2. Provide daycare/aftercare for children in your neighborhood. The best way to go about doing this is to research the costs into getting licensed (if necessary), set up costs (turning the basement or sunroom you never use into the child care area) and determine what your competitors are charging then undercut them but a few dollars while adding a bit more with regards to the services you offer.

3. Secret Shopper. EPMSOnline.com is a great way to get started in secret shopping. It’s really easy. You go to their website, sign up, get verified and then sign up for different “shops” in our near your home or workplace. What yo’re doing is providing secret shopping services for apartment companies that utilize EPMS to help them determine if their employees are providing great service. The typical pay out is around $40 and now most if not all of the paperwork is done online.

4. Reduce your budget. Drastically. Eating out. Shopping for unnecessary items. Limit yourself to 2-3 trips to the grocery store, buy what you need not what you want. Several trips = spending more money you don’t have and don’t need to spend. Cut the happy hours. Personal hobby shopping sprees. Review your budget and cut out the WANTS and leave the NEEDS in place. See how much you save. For some this may be less than and for some more than $1000.

5. Start a blog. This may take you at least 6 months to really start seeing a return but I believe it’s well worth it. Your topic? What are you passionate about? What could you talk about for days and not get paid to do so? That’s it! Find a host, pick a blogging platform, choose your theme and get started. For starters, join this challenge: ProBlogger 31 Days to Build a Better Blog | The Secret to Success.

6. Start an Ebay business. Check out sites like Tradekey.com and Alibaba.com for great prices on wholesale items. Make sure it’s something that you research and know a good deal of information about before you start selling. Customers like sellers who can troubleshoot issues as they arise.

7. Sell unwanted/unused furniture. You might be surprised as they add up once you start listing on sites like Craigslist.org, Ebay.com and Backpages.com. If you have furniture in storage or in a basement somewhere, that $1000 might be calling you!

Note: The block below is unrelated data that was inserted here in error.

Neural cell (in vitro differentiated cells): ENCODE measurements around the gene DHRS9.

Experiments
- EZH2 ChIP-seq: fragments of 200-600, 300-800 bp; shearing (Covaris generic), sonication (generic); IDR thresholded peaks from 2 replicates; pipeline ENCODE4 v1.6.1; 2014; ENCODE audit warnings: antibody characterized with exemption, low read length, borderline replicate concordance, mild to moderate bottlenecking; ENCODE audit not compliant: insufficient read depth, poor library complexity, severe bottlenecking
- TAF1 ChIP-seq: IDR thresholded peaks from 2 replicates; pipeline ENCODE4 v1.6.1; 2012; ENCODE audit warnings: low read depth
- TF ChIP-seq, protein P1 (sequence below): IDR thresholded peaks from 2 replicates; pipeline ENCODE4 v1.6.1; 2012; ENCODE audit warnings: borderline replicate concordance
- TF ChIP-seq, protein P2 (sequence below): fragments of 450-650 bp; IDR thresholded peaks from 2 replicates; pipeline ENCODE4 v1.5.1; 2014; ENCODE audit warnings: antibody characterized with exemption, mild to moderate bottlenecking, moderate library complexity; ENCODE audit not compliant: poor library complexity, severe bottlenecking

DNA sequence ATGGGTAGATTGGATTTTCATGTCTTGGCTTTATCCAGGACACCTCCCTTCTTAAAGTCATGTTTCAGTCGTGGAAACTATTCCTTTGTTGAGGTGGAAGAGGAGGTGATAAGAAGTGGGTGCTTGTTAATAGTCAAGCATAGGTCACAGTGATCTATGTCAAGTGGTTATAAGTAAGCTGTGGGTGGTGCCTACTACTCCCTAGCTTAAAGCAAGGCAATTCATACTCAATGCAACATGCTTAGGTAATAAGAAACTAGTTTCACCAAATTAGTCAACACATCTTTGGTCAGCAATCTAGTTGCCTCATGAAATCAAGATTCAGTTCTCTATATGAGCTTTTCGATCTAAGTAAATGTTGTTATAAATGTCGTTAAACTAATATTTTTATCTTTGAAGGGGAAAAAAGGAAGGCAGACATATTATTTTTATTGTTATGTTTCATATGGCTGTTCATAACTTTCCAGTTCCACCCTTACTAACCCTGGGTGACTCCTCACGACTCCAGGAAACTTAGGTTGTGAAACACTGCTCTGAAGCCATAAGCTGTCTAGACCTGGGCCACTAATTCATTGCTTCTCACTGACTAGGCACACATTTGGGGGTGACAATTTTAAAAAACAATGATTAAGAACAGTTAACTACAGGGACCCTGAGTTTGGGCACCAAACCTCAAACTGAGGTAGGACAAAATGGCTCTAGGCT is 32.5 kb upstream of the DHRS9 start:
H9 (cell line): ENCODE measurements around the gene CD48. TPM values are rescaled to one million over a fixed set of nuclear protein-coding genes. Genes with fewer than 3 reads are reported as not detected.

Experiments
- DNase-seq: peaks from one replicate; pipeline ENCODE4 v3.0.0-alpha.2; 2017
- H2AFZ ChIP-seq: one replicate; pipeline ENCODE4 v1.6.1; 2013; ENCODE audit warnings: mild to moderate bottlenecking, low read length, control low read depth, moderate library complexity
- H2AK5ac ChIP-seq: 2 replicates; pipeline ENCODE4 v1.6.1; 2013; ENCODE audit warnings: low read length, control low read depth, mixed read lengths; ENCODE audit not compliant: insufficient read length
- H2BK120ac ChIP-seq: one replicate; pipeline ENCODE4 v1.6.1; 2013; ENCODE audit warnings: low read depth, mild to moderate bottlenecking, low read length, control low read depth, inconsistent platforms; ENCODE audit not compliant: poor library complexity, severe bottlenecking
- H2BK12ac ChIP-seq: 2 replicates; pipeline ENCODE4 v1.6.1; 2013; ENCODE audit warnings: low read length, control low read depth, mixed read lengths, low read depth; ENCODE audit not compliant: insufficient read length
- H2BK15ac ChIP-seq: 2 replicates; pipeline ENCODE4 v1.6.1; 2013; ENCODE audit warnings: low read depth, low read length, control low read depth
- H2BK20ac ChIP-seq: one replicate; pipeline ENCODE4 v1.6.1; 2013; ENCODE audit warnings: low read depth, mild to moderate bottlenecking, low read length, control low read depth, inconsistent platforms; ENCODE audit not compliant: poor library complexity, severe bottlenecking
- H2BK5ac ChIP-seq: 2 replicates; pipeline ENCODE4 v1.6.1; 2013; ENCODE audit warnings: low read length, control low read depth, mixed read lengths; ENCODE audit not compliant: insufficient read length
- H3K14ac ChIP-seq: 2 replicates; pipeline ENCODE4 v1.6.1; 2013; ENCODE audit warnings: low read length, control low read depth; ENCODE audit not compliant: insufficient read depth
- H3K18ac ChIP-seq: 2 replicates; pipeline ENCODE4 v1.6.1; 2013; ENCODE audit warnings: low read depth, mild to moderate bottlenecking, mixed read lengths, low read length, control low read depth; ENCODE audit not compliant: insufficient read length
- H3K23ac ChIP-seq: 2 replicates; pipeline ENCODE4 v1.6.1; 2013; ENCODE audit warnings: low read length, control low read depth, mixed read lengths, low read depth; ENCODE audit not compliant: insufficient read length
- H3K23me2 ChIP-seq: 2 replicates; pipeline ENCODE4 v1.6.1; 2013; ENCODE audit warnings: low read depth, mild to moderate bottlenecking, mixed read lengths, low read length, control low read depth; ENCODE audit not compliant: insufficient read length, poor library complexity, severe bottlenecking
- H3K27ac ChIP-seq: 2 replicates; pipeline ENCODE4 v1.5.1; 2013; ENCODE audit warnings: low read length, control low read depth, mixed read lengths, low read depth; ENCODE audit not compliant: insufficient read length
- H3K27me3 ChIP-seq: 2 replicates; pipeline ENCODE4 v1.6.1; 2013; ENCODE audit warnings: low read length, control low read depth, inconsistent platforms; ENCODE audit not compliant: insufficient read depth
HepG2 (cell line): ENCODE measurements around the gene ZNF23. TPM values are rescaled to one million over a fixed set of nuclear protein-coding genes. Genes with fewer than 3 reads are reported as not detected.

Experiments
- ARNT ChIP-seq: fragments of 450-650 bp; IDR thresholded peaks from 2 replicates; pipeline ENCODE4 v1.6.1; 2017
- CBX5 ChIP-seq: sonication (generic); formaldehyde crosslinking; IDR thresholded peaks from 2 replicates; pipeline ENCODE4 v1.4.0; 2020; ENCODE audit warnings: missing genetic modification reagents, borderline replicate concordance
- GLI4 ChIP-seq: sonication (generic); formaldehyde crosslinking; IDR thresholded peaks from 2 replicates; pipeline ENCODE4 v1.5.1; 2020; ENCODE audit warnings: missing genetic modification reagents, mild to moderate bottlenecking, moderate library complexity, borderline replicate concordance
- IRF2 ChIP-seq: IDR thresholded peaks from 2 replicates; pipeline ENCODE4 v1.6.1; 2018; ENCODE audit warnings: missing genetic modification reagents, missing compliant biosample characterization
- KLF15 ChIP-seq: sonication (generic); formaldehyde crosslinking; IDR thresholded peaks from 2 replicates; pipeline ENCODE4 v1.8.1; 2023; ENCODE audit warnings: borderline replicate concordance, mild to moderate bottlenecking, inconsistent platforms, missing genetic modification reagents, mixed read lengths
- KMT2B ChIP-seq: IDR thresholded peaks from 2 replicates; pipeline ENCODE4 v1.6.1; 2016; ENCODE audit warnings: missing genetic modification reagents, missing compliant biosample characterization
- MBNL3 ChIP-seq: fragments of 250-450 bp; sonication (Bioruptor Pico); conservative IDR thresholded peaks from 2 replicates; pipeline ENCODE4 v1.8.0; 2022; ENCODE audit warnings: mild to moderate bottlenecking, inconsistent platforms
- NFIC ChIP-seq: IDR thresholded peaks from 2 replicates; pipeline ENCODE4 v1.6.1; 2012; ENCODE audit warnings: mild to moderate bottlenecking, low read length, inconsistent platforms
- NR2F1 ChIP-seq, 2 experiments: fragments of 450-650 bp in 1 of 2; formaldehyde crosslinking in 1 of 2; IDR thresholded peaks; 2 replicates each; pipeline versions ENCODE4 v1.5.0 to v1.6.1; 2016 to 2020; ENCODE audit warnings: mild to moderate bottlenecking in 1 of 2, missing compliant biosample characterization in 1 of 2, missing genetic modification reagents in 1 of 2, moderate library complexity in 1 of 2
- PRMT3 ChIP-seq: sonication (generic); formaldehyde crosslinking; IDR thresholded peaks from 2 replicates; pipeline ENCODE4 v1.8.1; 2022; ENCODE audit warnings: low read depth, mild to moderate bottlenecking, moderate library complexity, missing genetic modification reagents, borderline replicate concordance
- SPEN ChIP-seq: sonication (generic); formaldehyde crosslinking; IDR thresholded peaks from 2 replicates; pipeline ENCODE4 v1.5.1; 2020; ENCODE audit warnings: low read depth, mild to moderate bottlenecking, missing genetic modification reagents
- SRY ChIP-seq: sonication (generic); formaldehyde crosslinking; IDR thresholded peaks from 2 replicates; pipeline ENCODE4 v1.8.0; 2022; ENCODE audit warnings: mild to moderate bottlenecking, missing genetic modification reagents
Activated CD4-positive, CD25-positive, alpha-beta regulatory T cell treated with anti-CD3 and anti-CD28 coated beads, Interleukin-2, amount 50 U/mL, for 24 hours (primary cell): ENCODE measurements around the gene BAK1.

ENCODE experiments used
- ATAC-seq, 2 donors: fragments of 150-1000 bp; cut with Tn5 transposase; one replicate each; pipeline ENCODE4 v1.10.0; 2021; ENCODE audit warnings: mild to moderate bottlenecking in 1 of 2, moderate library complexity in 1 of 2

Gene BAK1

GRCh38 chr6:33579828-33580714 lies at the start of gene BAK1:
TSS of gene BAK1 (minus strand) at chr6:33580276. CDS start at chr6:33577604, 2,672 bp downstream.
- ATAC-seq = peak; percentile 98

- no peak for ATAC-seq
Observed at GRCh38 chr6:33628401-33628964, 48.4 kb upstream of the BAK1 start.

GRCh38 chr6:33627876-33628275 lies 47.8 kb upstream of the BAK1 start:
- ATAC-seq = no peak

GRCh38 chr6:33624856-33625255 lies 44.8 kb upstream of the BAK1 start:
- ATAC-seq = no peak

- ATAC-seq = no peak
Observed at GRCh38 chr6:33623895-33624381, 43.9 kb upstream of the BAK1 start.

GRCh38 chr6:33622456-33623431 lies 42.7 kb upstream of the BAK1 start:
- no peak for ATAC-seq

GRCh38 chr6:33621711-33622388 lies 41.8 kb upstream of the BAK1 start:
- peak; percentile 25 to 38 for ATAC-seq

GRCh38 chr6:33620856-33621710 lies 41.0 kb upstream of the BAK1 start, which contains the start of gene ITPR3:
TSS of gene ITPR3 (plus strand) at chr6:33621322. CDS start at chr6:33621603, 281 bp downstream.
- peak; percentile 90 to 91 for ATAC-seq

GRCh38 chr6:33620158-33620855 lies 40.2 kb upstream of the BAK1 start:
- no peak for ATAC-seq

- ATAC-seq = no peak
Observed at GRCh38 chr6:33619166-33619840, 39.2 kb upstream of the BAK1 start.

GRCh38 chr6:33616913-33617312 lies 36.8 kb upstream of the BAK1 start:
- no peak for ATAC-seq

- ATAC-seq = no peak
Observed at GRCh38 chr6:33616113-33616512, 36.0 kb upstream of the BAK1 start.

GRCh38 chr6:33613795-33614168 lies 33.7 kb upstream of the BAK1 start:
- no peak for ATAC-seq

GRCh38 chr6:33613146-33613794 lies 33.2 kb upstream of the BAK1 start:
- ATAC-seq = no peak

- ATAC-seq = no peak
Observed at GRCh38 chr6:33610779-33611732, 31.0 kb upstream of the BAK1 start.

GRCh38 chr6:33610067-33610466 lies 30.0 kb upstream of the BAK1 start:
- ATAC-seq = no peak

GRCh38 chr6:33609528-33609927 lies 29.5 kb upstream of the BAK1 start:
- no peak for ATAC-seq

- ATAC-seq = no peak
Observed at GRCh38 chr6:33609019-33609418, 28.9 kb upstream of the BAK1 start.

8. End of summer garage sale. Every weekend in September you can have a themed garage sale. One weekend you sell clothes, another furniture, then antiques or random unwanted items. You choose your theme, make sure the items are clean and presented well. Have your neighbors join you in the fun by hosting garage sales along with you to bring out even more people.

9. Start your own business. This may not be in an area you love or are passionate about but do some market research and figure out where the need lies in your area or online. Where does your expertise lie? What do people need but don’t have? Start there.

10. Add yours here. Share with us in the comments area, how to make or find $1000. You can also share on our Facebook page and Retweet ways to find or make an extra $1000.

About the Author

Girls Just Wanna Have Funds is for the woman that wants to take charge of her personal finances. We value budgeting, investing, frugality and remain mindful of our spending habits. Move over and make way for women who are in control of their financial destinies and not afraid to say it. We’re armed with a positive net worth and not afraid to flaunt it while breaking financial ceilings one stiletto at a time!

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The Value of a Mentor & How to Find One

Posted by Dress for Success Midwest Professional Women's Group on August 30, 2010

Invest in your professional future by building a relationship with someone who is more experienced than you and who is willing to share that experience – a mentor.

Mentors can offer advice, ideas and contacts, and they can help you create a roadmap to your dreams.

How do you find a mentor, and how do you maintain that relationship? Read on to find out.

How to find a mentor?

Before embarking on a search for a mentor, ask yourself what you want to learn from him/her. Perhaps you want to learn a specific skill, get assistance in implementing a project, or get guidance on how to expand your network, balance your career and personal life, etc.